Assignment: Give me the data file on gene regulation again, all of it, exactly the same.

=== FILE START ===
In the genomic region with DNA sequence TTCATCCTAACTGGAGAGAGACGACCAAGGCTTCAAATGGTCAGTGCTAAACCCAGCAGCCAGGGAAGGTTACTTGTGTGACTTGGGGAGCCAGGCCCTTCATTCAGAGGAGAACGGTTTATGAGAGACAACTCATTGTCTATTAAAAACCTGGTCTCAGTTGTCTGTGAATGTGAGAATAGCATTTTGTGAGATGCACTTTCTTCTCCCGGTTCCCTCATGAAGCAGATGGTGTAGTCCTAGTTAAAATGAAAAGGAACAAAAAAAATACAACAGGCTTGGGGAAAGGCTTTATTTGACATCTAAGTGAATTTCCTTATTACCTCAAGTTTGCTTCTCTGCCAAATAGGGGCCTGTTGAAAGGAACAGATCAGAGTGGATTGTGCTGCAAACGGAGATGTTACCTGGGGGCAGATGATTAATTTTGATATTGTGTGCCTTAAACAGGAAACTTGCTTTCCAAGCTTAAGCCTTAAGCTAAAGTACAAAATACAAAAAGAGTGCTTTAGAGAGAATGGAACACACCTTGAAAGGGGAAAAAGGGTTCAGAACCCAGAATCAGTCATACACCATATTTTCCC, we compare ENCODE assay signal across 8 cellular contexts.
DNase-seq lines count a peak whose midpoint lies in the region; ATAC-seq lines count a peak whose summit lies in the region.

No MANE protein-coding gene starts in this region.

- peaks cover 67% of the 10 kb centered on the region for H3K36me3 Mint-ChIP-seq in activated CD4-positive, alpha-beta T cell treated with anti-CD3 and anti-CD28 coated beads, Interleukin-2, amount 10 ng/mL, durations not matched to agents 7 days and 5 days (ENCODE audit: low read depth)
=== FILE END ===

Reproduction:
In the genomic region with DNA sequence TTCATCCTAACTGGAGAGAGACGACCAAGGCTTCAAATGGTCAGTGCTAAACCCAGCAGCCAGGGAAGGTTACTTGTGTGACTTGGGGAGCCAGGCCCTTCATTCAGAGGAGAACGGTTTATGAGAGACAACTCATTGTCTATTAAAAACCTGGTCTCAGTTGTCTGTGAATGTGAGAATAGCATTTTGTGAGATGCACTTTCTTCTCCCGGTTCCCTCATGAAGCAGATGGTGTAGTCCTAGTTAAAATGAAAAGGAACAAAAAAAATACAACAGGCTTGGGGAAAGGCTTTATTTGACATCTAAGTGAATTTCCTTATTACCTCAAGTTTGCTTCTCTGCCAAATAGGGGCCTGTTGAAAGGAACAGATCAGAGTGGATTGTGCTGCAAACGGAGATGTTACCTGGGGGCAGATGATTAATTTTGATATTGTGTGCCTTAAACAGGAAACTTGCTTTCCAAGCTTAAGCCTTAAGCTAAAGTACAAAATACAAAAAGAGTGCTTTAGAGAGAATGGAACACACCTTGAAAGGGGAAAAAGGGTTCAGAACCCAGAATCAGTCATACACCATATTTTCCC, we compare ENCODE assay signal across 8 cellular contexts.
DNase-seq lines count a peak whose midpoint lies in the region; ATAC-seq lines count a peak whose summit lies in the region.

No MANE protein-coding gene starts in this region.

- peaks cover 67% of the 10 kb centered on the region for H3K36me3 Mint-ChIP-seq in activated CD4-positive, alpha-beta T cell treated with anti-CD3 and anti-CD28 coated beads, Interleukin-2, amount 10 ng/mL, durations not matched to agents 7 days and 5 days (ENCODE audit: low read depth)